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Chapter 7.docx

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Department
Psychology
Course
PSYC 101
Professor
Catherine( Cathy) Rankin
Semester
Winter

Description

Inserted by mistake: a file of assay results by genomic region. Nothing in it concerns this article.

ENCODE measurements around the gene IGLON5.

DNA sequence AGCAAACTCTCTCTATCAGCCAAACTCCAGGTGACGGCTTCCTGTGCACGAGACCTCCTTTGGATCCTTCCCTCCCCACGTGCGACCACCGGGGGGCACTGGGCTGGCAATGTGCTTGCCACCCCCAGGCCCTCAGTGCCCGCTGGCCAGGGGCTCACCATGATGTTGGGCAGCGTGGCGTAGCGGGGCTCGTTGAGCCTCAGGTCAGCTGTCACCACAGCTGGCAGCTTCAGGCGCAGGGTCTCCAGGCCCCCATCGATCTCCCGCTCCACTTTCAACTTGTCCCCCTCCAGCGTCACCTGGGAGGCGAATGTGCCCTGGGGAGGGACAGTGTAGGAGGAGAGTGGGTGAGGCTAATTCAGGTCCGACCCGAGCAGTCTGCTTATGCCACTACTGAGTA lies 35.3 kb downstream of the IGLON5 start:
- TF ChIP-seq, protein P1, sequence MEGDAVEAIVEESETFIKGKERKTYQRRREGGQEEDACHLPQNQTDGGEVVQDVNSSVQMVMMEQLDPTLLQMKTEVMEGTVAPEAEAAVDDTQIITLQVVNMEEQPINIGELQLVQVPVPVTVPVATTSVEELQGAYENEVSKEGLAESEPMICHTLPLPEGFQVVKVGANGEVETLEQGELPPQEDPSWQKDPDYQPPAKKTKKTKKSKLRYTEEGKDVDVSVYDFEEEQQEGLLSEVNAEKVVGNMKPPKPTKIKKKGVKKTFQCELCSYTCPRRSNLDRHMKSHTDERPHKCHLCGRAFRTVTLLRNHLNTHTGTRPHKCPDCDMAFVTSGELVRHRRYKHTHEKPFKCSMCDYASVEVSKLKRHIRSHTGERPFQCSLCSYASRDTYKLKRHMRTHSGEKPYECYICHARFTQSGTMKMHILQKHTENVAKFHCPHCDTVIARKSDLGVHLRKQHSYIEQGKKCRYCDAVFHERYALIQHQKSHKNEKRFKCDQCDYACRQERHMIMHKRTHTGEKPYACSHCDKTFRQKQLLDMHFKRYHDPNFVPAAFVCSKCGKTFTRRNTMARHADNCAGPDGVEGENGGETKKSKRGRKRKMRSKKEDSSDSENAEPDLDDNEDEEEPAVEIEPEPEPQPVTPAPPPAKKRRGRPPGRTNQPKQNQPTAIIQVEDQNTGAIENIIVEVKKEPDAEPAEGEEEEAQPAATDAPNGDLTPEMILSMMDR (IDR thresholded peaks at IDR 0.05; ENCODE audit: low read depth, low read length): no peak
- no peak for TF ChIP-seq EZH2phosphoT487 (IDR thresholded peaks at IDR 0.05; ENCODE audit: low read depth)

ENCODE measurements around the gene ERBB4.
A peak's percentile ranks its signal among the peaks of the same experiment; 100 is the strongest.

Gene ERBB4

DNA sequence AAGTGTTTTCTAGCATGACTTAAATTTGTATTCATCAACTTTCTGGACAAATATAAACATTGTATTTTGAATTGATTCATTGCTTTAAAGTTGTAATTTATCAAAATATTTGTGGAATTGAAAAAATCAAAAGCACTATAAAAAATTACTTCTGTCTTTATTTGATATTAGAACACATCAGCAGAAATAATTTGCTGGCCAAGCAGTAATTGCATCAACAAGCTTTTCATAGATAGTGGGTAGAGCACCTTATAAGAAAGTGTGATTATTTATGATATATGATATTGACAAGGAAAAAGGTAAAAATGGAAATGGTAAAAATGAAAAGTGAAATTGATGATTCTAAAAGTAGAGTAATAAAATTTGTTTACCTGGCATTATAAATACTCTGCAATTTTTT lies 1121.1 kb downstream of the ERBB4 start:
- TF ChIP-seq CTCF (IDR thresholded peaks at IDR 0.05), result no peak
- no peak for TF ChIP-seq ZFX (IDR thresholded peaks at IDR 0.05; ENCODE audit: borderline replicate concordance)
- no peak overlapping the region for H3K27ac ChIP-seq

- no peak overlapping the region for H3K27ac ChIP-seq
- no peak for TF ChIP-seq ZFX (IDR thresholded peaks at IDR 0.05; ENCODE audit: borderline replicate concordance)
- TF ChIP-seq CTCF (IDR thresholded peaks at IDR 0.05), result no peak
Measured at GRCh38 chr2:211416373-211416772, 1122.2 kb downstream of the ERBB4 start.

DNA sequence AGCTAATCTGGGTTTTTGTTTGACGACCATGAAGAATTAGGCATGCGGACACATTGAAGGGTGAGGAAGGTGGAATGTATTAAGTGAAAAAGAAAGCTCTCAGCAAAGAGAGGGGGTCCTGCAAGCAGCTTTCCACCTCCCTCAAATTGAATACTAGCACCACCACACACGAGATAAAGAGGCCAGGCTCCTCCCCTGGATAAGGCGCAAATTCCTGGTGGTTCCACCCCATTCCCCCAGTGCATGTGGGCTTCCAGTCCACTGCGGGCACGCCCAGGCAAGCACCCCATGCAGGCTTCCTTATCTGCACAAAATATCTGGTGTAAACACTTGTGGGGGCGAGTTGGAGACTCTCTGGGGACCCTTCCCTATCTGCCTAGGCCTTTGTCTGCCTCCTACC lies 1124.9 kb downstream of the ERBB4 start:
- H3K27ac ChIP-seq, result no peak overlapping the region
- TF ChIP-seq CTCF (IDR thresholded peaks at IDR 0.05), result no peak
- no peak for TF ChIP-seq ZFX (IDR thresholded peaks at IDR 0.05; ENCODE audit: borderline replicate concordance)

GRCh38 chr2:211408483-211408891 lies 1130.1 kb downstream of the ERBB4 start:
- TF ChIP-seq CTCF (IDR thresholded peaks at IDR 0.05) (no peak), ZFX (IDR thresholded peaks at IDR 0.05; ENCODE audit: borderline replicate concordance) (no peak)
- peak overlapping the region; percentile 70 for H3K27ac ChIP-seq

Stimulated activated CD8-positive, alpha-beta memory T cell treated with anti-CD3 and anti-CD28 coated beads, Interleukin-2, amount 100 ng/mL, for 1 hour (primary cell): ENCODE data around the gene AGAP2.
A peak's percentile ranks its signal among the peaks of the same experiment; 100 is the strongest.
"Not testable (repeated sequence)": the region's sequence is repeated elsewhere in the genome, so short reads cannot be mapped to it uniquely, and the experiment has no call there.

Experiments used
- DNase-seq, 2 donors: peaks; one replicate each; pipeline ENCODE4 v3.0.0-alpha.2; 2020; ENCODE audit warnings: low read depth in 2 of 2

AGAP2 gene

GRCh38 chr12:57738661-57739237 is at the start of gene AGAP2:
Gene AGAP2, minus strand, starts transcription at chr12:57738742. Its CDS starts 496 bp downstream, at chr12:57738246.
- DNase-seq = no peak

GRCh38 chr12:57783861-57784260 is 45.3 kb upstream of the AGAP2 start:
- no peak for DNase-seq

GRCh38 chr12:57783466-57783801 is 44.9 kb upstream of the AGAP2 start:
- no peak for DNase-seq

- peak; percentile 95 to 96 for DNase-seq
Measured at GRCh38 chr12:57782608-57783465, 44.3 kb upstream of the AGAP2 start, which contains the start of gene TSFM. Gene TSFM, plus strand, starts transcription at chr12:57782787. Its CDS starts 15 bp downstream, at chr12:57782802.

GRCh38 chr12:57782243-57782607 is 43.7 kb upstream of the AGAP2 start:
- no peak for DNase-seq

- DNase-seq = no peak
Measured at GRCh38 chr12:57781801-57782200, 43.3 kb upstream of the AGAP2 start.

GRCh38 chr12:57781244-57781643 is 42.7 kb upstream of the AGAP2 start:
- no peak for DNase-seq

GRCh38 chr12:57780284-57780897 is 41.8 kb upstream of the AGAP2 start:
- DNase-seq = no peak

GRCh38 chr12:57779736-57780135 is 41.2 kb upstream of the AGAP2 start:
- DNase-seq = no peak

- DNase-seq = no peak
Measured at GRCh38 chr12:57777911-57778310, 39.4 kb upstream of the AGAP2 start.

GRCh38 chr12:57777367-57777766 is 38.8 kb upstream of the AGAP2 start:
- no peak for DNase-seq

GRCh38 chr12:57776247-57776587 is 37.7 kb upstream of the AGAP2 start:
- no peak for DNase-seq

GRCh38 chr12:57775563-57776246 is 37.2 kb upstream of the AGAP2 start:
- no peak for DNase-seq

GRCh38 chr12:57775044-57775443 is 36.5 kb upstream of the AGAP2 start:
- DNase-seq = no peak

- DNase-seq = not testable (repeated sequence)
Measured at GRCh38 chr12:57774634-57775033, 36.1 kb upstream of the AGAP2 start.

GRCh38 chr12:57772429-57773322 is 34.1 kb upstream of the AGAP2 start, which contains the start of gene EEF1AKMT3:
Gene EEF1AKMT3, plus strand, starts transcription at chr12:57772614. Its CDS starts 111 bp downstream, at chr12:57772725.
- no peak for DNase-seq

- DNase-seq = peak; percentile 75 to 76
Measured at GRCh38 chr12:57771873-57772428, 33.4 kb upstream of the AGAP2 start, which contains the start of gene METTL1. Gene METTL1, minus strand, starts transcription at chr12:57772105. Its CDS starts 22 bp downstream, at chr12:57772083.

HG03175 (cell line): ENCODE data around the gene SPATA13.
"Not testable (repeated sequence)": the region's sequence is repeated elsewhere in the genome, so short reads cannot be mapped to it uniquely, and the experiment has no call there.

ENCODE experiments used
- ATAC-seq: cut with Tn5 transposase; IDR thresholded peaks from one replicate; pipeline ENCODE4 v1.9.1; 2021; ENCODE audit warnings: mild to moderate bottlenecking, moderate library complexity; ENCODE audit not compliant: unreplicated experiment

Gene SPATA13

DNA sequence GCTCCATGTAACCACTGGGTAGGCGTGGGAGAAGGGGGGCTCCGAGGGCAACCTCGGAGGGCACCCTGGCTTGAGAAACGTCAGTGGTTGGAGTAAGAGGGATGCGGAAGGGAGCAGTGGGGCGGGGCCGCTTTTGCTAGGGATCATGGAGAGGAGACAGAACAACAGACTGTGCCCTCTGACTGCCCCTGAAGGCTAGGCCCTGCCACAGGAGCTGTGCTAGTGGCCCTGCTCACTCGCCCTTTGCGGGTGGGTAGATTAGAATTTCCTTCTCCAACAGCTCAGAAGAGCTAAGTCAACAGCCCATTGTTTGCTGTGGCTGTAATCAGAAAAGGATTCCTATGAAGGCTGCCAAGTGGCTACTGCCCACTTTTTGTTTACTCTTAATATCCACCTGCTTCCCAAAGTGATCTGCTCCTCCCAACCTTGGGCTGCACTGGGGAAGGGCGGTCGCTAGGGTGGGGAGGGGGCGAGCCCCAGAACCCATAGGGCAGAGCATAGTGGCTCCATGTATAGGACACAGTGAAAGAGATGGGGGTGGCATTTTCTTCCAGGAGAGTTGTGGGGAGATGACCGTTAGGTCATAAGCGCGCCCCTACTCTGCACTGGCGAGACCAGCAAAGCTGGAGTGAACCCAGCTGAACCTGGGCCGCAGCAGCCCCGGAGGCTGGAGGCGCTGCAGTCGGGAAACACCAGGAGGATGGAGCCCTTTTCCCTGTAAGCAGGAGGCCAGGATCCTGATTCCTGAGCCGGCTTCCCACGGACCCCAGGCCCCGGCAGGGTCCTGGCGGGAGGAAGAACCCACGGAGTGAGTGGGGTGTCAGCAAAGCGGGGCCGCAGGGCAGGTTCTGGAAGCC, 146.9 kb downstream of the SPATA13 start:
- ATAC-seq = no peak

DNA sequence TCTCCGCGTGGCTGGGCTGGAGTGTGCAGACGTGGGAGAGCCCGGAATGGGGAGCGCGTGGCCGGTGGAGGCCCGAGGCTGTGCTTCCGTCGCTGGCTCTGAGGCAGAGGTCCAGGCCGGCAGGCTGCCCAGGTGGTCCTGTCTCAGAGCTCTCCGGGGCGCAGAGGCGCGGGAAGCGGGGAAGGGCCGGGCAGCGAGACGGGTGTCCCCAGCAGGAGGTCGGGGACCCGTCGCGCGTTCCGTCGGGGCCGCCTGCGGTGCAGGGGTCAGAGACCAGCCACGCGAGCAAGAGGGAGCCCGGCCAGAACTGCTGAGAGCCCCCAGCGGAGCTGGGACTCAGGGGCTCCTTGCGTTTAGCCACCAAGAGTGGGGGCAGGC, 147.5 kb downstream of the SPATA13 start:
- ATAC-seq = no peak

Chapter 7- Learning and Behavior Learning 1. an adaptive process in which the tendency to perform a particular behavior is changed by experience with the environment 2. a relatively permanent change in the part of the nervous system that underlies an observable behavior that results from experience with the environment  As conditions change, we learn new behaviors and eliminate old ones  Inferred, not observed directly ** Not all changes in behavior are caused by learning; physical/mental condition (fear, fatigue, etc.) also important **Learning doesn’t always elicit change in behavior (learn how to change a tire, behavior only changes when have to change a flat tire) Performance- the behavioral change produced by internal changes brought about by learning  Evidence that learning has occurred (imperfect, since other factors influence behavior) Orienting Response- any response by which an organism directs appropriate sensory organs (eyes, ears, nose) toward the source of a novel stimulus Habituation- The simplest form of learning; learning not to respond to an unimportant event that occurs repeatedly  Humphrey- placed snails on a glass plate, tapped sharply on platewith each successive tap, the probability of reacting to the tap decreased  Makes sense evolutionarily; responding to a stimulus over and over again wastes time and energy  Rankin- experimented with nematoda (worm), responded like snails didneurons that respond to mechanical stimulus of the tap, but worms also use same neural pathway to withdraw from heat  Rankin showed that could produce habituation to tap-elicited withdrawal without affecting withdrawal to heat stimulusworms had to learn something Short-term habituation  If tap a snail’s shell over and over again until withdrawal response ceases, and tap again after couple of days, withdrawal response reoccurs Long-term habituation  Capable for organisms with more complex nervous systems  Ex. hunting dog may be frightened by first couple times it hears a shotgun, but soon learns not to respond to the blast Short-term vs Long-term  Pattern of experience/ different neural systems  When stimuli is massed into quick repetitions, habituation is rapid but short- term  When stimuli is presented in small groups spaced over time, habituation is slower but long-term Classical Conditioning- The process by which a response normally elicited by one stimulus (the unconditional stimulus) comes to be controlled by another stimulus (the conditional stimulus) as well  Begins with a reflex/automatic response  Ex. Watching a horror movie- when scary music plays, one anticipates a surprise, something to pop out of the shadows  First time watched scary movie, didn’t pay much attention to music, until something frightening burst out on screenelicited a defensive, startle reaction  Sudden sights and sounds can cause an automatic, unlearned reaction Our movie theatre fear has been classically conditioned to certain musical motifs that were once neutral sounds Pavlov’s Discovery  Noticed that dogs would drool in anticipation of food  Designed experiments to discover why they were salivating before being given the opportunity to eat bell becomes the conditioned stimulus Unconditonal Stimulus (UCS)-stimulus, such as food that naturally elicits a reflexive response, such as salivation Unconditional Response (UCR)-response, such as salivation, that is naturally elicited by the UCS Conditional Stimulus-stimulus that, because of repeated association with the UCS, eventually elicits a conditional response (CR) Conditional Response (CR)-response elicited by the CS Biological Significance of Classical Conditioning 1. The ability to learn to recognize stimuli that predict the occurrence of an important event allows the learner to make the appropriate response faster and more effectively Ex. buzz of wasp over your head may make you duck and avoid getting stung 2. Stimuli that were previously unimportant acquire properties of the important stimuli with which they have been associated with/ a neutral stimuli becomes desirable when associated with a desirable stimulus and vice versa Ex. respond different to a pile of money than to a pile of napkins Acquisition- time during which a CR first appears and increases in frequency/ increase in the intensity of behavior if the CS is presented alone  Strength of CR depends on the intensity of the UCS and the timing of the CS+UCS  The more intense the UCS, the stronger the CR generally is  Classical Conditioning occurs fastest when the CS occurs shortly after the UCS (optimal delay of 0.5 seconds) Extinction-the elimination of a response that occurs when the CS is repeated presented without being followed by the UCS  Eventually eliminates the CR  If neither stimulus is presented, extinction will not occur  Participant must learn that the CS no longer predicts the occurrence of the UCS Spontaneous Recovery- after an interval of time, the reappearance of a response that had previously been extinguished Stimulus Generalization-In classical conditioning, CR’s elicited by stimuli that resemble the CS used in training  Ex. Pavlov discovered that once dog learned to salivate when it heard a bell, it would salivate when hearing a different tone or when it heard a buzzer Discrimination-In classical conditioning, the appearance of a CR when one stimulus is presented (the CS+) but not another (the CS-)  An organism can be taught to distinguish between similar but different stimuli  Discrimination trainingusing two CSs, one always followed by UCS, the other never followed by UCS  Response to CS+ will continue to be elicited, responses to CS- will become less and less Conditional Emotional Responses  Classical conditioning plays a role in the development of likes/dislikes, or in the emotional reaction to other stimuli  Phobias- unreasonable fear of specific objects or situations, such as insects, animals, or enclosed spaces Conditioned Taste Aversion  One trial learning  Can be a long CS-US interval  Retained for a long time  Adaptive for organism searching for food  “prepared to learn” ex. bird becomes sick after eating a butterflywon’t eat it anymore in future What is learned in Classical Conditioning  for classical conditioning to occur, the CS must be a reliable predictor of the UCS (ex. movie theatre example, why don’t the other stimuli become a CS for anxiety)  A neural stimuli only becomes a CS when o The CS regularly occurs prior to the presentation of the UCS o The CS does not regularly occur when the UCS is absent  Blocking- the prevention of or attenuation in learning that occurs to a neutral CS when it is conditioned in the presence of a previously conditioned stimulus Experimental (blocking) Control group group Conditioning phase 1 CS1 (tone)UCS (food) CS3 (click)UCS (food) Conditioning phase 2 CS1 (tone)+ CS2 CS1 (tone)+CS2 (light)UCS (food) (light)UCS (food) Test phase CS1 (tone) presented CS1 (tone) presented aloneCR aloneCR CS2 (light) presented CS2 (light) presented alone no CR aloneCR  The new stimulus, CS2, doesn’t add any new information about the occurrence of the UCS, it is already predicted by the presentation of CS1 (only if something about the UCS changed at the time CS2 was introduced) Classical conditioning provides the what and when of future events  ‘What’ allows animal to learn that a particular event is about to occur o Hollis-subordinate male gouramis were isolated, conditioned by pairing light with delivery of food, fish rapidly learned the relationship between light and food & showed feeding behaviors when light was turned on o when placed in tank with dominant male, and light switched on, first behavior of conditioned fish was not a feeding response, but submissive response not the UCR that determines the CR, but the memory of what the CS predicts o Hillard-examined sexual behaviors in male Japanese quail (satiated and deprived condition)  ‘When’ about the timing of events o inhibitory conditional response- a response tendency conditioned to a signal that predicts the absence of the UCS o excitatory conditional response-A response tendency conditioned to a signal that the UCS was about to occur (Pavlovs) o Cole and Miller- trained rats in a conditioned procedure in which a backward CS (CSb) followed a UCS, then after training the UCS was eliminated, and a forward CS (CSf) was presented before CSbtemporal integration occurred, rats demonstrated an excitatory CR Operant Conditioning- a form of learning in which behavior is affected by its consequences, f